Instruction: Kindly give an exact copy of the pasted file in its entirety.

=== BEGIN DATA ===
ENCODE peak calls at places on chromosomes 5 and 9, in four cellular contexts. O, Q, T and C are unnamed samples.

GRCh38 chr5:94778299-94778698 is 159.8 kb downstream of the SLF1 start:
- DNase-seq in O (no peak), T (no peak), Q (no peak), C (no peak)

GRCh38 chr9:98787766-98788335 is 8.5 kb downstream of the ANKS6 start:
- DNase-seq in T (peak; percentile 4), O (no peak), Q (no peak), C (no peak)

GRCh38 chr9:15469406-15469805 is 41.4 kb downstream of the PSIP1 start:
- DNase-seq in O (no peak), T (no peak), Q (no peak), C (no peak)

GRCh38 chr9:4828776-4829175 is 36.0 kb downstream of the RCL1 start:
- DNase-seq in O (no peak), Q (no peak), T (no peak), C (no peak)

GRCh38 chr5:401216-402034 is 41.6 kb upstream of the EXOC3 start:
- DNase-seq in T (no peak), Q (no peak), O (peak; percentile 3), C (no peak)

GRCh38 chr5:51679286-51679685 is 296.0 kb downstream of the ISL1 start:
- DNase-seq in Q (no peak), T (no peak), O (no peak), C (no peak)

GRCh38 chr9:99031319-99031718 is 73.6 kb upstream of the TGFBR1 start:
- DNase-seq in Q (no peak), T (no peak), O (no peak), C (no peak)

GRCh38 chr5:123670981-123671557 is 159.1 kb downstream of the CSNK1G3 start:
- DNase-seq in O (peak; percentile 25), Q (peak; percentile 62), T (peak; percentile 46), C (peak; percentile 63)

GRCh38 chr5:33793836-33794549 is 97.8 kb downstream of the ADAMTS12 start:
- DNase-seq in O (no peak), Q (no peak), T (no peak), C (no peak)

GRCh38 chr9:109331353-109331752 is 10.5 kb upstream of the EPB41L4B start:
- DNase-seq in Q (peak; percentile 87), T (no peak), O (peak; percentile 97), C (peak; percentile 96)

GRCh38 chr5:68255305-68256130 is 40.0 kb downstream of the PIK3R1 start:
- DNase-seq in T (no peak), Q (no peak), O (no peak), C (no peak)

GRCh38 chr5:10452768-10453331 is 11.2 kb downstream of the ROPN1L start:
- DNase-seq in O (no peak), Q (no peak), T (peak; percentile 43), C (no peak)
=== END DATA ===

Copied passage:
ENCODE peak calls at places on chromosomes 5 and 9, in four cellular contexts. O, Q, T and C are unnamed samples.

GRCh38 chr5:94778299-94778698 is 159.8 kb downstream of the SLF1 start:
- DNase-seq in O (no peak), T (no peak), Q (no peak), C (no peak)

GRCh38 chr9:98787766-98788335 is 8.5 kb downstream of the ANKS6 start:
- DNase-seq in T (peak; percentile 4), O (no peak), Q (no peak), C (no peak)

GRCh38 chr9:15469406-15469805 is 41.4 kb downstream of the PSIP1 start:
- DNase-seq in O (no peak), T (no peak), Q (no peak), C (no peak)

GRCh38 chr9:4828776-4829175 is 36.0 kb downstream of the RCL1 start:
- DNase-seq in O (no peak), Q (no peak), T (no peak), C (no peak)

GRCh38 chr5:401216-402034 is 41.6 kb upstream of the EXOC3 start:
- DNase-seq in T (no peak), Q (no peak), O (peak; percentile 3), C (no peak)

GRCh38 chr5:51679286-51679685 is 296.0 kb downstream of the ISL1 start:
- DNase-seq in Q (no peak), T (no peak), O (no peak), C (no peak)

GRCh38 chr9:99031319-99031718 is 73.6 kb upstream of the TGFBR1 start:
- DNase-seq in Q (no peak), T (no peak), O (no peak), C (no peak)

GRCh38 chr5:123670981-123671557 is 159.1 kb downstream of the CSNK1G3 start:
- DNase-seq in O (peak; percentile 25), Q (peak; percentile 62), T (peak; percentile 46), C (peak; percentile 63)

GRCh38 chr5:33793836-33794549 is 97.8 kb downstream of the ADAMTS12 start:
- DNase-seq in O (no peak), Q (no peak), T (no peak), C (no peak)

GRCh38 chr9:109331353-109331752 is 10.5 kb upstream of the EPB41L4B start:
- DNase-seq in Q (peak; percentile 87), T (no peak), O (peak; percentile 97), C (peak; percentile 96)

GRCh38 chr5:68255305-68256130 is 40.0 kb downstream of the PIK3R1 start:
- DNase-seq in T (no peak), Q (no peak), O (no peak), C (no peak)

GRCh38 chr5:10452768-10453331 is 11.2 kb downstream of the ROPN1L start:
- DNase-seq in O (no peak), Q (no peak), T (peak; percentile 43), C (no peak)